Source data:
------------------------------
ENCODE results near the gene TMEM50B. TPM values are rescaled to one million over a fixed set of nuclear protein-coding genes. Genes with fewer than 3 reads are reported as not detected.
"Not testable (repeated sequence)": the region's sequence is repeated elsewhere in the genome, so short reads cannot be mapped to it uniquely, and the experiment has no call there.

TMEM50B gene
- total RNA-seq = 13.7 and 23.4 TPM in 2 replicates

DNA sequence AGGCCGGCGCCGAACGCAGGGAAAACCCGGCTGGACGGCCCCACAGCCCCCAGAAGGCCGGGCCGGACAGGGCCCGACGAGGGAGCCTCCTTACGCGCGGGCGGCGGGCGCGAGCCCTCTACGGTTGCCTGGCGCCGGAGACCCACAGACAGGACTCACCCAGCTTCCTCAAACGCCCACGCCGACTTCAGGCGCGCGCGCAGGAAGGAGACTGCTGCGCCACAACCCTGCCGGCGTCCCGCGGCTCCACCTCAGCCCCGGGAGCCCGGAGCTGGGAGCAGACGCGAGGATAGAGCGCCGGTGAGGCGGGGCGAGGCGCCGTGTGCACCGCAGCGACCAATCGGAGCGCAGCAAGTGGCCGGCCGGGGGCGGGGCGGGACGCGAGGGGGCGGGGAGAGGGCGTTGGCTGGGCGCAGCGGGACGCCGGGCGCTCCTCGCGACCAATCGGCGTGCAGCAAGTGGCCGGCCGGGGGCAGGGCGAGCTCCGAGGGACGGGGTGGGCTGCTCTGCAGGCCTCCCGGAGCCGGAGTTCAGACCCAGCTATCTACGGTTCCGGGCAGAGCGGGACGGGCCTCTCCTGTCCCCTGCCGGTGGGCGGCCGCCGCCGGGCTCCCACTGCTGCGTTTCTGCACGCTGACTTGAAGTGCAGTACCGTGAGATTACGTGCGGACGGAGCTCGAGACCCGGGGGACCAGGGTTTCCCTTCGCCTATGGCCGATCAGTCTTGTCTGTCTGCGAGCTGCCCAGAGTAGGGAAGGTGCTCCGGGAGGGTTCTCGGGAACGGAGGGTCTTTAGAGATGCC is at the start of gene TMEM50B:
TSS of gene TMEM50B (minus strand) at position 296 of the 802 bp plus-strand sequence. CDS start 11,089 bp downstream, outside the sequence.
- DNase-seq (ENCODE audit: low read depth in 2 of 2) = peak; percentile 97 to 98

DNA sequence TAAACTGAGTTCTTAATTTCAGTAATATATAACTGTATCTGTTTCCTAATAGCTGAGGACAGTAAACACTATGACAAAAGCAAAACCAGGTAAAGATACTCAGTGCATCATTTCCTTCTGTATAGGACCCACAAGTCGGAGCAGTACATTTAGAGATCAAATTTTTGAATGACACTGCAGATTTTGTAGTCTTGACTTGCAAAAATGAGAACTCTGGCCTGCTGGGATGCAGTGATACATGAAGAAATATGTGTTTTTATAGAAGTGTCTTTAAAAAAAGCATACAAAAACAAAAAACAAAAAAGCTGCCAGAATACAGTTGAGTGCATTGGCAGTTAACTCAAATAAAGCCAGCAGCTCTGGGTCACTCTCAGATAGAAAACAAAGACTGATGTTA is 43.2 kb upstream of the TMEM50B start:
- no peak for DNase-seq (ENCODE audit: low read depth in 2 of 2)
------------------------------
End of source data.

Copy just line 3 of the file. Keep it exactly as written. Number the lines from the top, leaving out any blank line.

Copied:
TMEM50B gene